Saturday, December 02, 2006

Professing To Be Wise...

...they look like fools.

Students at the Columbia University School of Journalism were caught cheating on an ETHICS exam.

The course, which includes such issues as "Why be Ethical?" and "Tribal Loyalty vs. Journalistic Obligation," is taught by New York Times columnist Samuel G.
Freedman, who could not be reached yesterday.
Did they expect anything less from a New York Times columnist as their professor?

You can't teach a class on ethics without right and wrong being defined at some point. What did this professor base his ethics course on? Christians have chosen the Bible as our standard, believers of other religions have their book as well, but I never could grasp where unbelievers of any sort get their standard of right and wrong. Without an independent standard, it all becomes arbitrary and relative to the situation.

For example, if I asked you to tell me how long a line was, you would tell me your answer, then I would tell you mine. Then we would get a ruler and measure to see who was correct. That's an independent standard. We recognize and accept that a ruler is the standard to measure length. Without a ruler we would have no way of determining the length of a line.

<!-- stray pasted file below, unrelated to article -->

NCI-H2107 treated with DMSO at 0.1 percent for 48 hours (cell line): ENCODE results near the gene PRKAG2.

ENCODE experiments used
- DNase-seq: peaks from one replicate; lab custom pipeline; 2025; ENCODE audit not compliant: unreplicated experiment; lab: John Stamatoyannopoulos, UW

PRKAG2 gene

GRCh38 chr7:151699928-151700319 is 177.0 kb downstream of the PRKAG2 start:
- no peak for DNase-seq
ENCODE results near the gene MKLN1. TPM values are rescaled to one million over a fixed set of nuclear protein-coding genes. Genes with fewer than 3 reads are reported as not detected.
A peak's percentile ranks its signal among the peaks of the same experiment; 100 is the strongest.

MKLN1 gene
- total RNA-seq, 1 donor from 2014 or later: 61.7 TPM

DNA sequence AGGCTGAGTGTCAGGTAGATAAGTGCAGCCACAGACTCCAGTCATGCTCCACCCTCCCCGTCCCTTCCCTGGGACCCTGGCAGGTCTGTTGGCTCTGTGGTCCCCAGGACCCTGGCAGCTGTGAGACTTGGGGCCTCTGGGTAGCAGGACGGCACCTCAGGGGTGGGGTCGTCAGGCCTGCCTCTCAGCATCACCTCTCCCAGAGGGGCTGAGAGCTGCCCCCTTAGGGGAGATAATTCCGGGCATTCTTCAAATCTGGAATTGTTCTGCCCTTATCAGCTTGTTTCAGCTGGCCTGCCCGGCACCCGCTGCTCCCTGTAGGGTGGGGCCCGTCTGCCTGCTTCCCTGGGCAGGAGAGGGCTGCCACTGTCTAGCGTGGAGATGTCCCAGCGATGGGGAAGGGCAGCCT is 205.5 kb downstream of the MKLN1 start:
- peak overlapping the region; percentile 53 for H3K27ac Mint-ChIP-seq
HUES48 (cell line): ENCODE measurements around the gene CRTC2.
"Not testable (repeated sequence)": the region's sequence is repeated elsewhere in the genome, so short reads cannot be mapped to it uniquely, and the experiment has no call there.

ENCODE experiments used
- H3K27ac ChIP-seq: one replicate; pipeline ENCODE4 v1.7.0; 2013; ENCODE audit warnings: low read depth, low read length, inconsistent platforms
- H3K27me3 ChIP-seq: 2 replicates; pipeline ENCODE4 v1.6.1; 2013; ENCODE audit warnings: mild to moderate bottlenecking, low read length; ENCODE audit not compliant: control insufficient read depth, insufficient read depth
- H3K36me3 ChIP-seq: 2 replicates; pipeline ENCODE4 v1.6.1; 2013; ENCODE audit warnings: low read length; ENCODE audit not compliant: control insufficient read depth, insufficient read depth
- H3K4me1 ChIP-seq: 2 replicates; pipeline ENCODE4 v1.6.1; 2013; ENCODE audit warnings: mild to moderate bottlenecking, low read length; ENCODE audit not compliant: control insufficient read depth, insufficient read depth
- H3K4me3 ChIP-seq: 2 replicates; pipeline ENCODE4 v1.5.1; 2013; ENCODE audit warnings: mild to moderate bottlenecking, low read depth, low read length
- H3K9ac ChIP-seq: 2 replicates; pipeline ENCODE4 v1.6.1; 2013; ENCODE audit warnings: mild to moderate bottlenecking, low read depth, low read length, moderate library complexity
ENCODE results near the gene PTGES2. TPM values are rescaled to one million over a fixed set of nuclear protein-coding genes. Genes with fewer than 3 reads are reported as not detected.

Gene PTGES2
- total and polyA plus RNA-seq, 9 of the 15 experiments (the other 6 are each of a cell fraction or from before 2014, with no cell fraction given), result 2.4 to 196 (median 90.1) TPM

So in a morally relative world, can somone please explain to me why students cheating on a test is wrong? (I'm assuming the professor did not use a religous book to teach his class on ethics.)

Update: The students were given a new exam question. Here it is courtesy of the Washington Post.
..."You are the executive editor of a newspaper," begins Exam Essay Question III, forwarded to a reporter by a student. "You receive a tip from a credible source that one or more unspecified articles in recent editions of the newspaper contain fabricated material. No more details are given." No one admits responsibility. What do you do?
Interesting question. I'd love to read the answers. I hope someone leaks those too.

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